Next week I’ll be moving into my own apartment (yay, finally!) a little ways out of the city so these are the last few days I’m sharing a kitchen with another household. As such, I wanted to prepare a meal for our hosts as a way to thank them for putting up with crazy students for tenants/roommates over the last 2 1/2 months. My original plans to make something big and home-style changed when I realized just how much work that involved (and what little time I actually had to be cooking this week) so instead I went for a recipe that was simple, fast, and classy–a fanciful dish if you will, that makes use of some unusual ingredients. I shall explain what I mean ๐Ÿ™‚

My inspiration for cooking this recipe in particular came from our host’s amazing garden; in this garden there’s a beautifully huge rhubarb plant (and I mean huge) with big leaves and bright red stalks that is still clinging to life as it gets colder and colder, rainier and rainier every day :-[ I was flipping through some old recipes I’d stockpiled from the States and came across a rather unique pasta dish from Cucina La Italiana that uses fresh pasta and a Rhubarb-Dill sauce; when I saw it, I thought–this is it!!

The original recipe was vegetarian but when I mentioned this small fact to the males I witnessed some frowning and head shakes so I bulked the meal up with little cubes of ham (or as they say in Danish, skinke) which were already cooked and naturally sweet to go along with the rhubarb sauce. The Cucina recipe called for making your own pasta which I would absolutely attempt were it not for the incredible amount of time and necessary equipment you would need to do so (next time Skye, next time…) Luckily for me fresh pasta is still easy to attain and can be found in the refrigerated section of the market (and it cooks much faster than the dried stuff). The part of this recipe you must fully commit yourself to is the sauce, and it’s pretty easy in my opinion, that and it’s the most fun to make–just stirring, adding, and thickening. I love the pinkish color Rhubarb gives food and with a touch of white wine, some fresh dill, and plenty of butter I think this meal has a bit of class (love that word) and lots of deliciousness }:-)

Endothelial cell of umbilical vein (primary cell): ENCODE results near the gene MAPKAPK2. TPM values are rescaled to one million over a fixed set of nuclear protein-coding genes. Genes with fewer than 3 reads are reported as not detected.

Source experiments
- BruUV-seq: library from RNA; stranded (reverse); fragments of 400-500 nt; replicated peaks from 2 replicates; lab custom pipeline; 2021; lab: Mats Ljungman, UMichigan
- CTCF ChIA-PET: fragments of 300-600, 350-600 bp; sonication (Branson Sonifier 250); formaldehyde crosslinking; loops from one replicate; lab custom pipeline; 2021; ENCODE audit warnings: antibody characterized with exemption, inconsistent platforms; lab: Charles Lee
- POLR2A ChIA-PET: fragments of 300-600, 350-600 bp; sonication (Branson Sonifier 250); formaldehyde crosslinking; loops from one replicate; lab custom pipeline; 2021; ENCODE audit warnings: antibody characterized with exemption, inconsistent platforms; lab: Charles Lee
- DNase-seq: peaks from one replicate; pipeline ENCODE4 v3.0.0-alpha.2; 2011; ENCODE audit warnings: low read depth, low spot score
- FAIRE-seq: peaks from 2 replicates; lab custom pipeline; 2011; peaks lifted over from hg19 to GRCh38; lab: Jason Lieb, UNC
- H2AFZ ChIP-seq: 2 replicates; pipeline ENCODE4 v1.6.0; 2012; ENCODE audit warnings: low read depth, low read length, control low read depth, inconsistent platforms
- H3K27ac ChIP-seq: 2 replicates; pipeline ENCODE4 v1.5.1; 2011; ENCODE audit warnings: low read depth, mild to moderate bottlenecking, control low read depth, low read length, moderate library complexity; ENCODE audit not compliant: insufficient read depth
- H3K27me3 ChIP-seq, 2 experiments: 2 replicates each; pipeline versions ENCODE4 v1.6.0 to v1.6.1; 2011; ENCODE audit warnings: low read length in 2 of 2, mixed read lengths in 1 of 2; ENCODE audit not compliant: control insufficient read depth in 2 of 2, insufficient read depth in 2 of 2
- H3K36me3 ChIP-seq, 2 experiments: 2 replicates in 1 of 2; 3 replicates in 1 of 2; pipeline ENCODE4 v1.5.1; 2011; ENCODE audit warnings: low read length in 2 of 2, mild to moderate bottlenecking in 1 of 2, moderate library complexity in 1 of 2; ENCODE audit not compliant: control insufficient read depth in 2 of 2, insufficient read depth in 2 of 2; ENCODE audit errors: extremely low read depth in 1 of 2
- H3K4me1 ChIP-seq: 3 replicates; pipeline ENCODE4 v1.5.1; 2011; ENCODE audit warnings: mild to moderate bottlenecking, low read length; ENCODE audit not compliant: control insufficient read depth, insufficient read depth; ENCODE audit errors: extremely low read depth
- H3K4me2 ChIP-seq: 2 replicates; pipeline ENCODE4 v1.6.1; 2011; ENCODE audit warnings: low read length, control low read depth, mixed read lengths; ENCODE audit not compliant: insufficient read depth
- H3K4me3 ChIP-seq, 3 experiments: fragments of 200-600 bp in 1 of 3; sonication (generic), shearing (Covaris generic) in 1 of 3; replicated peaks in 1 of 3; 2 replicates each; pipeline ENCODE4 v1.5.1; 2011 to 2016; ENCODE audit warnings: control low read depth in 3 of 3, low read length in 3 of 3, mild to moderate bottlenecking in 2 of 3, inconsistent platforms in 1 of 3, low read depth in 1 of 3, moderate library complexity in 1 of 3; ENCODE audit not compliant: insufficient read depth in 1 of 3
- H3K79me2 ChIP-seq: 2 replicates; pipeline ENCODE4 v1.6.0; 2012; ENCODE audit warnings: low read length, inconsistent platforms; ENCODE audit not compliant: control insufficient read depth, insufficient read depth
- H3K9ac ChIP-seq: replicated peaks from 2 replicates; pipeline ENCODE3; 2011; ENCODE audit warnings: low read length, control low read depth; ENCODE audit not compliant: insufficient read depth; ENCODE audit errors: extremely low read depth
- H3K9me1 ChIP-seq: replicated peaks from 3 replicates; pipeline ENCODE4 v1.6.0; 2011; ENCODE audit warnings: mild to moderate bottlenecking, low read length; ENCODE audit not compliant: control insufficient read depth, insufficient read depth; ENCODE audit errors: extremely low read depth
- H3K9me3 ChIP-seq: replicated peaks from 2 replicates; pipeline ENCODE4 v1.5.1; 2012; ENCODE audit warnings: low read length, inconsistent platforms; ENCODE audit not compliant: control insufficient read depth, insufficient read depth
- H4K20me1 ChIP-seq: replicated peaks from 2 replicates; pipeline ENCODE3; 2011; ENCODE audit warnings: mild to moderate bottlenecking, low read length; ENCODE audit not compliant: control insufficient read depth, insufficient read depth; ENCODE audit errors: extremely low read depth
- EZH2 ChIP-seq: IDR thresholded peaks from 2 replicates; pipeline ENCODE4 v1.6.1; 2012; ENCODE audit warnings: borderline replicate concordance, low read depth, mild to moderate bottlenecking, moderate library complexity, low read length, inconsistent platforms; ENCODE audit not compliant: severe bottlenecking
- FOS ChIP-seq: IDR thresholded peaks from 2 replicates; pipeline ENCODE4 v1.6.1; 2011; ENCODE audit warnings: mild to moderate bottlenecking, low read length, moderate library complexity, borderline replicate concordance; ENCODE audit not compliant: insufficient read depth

The star ingredient in this recipe is (can you guess?) rhubarb!! If you haven’t worked with this plant before (and it is indeed a plant, looks kinda like a massive thing of lettuce but it’s definitely not) just make sure you don’t eat the leaves as they’re slightly toxic :[ the stalks however–the crispest, most colorful part of the plant–are what you should focus on; you can coarsely chop the rhubarb stalks for the sauce and cook over medium heat so the sugars will slowly release and the pieces will naturally soften too. The best part is it takes no time at all…

Ham and Pine Nut Linguine with a Rhubarb-Dill Sauce


(for the pasta)

16 oz. fresh linguine

1/2 lb. fully-cooked ham (cubed)

1 package (1/2 cup) pine nuts

1 cup golden raisins

1 bunch fresh dill, minced

2 Tbs. butter

(for the sauce)

1 cup white wine

2 medium stalks of rhubarb

2 cups cream

4 shallots, thinly sliced

2 Tbs. butter


sea salt & cracked pepper

(1) Soak the golden raisins in a bowl with hot water for 15 minutes until softened, then drain and set aside. Coarsely chop the pine nuts or crush with a can while still in the bag (it’s easier:-). Thoroughly wash the rhubarb stalks and split lengthwise, split again, and then coarsely chop into smaller pieces. (2) To make the sauce, heat the cream, shallots, and white wine over medium heat until simmering; simmer an additional 2 minutes before adding all the rhubarb pieces. Let sauce cook until rhubarb is softened, about 10 minutes. Mix 3 Tbs. of flour in a cup with warm water to smooth out any lumps and then stir into the sauce. Whisking often, add 2 Tbs. butter and cook the sauce until thickened, 5-8 minutes. Cover and remove from heat. (3) In a large saute pan, melt 1 Tbs. butter and add cubes of ham, cooking over high heat to brown the sides (add a little white wine if the ham starts to stick too much). When browned, move the ham bits to the side of the pan and melt another tablespoon of butter in the center, adding all the pine nuts and stirring occasionally until fragrant, about 2-3 minutes. Lower the heat and mix in softened raisins and fresh dill, stirring well; let cook for 1 minute and then cover and remove from heat. (4) Fill a large pot with salted water and bring to a boil over high heat. Add pasta and cook until soft, about 4 minutes, stirring to prevent the strands from sticking together. Drain pasta and return to pot, adding the ham and pine nut mixture. (5) When ready to serve, mix all of the sauce with the cooked linguine, stirring well to combine. Season to taste with salt and pepper and garnish plates of pasta with little sprigs of dill.

Serves 4

Well, I’m pleased to have made something as colorful and luxurious as this dish, but next week I will have to go back to utilitarian cooking :-(I won’t even have pots, or silverware hmmm…) I’m thinking with all this room for possibility, the outlook seems promising, so wish me luck!

My question: What is another sugary/sweet sauce that goes well with pasta?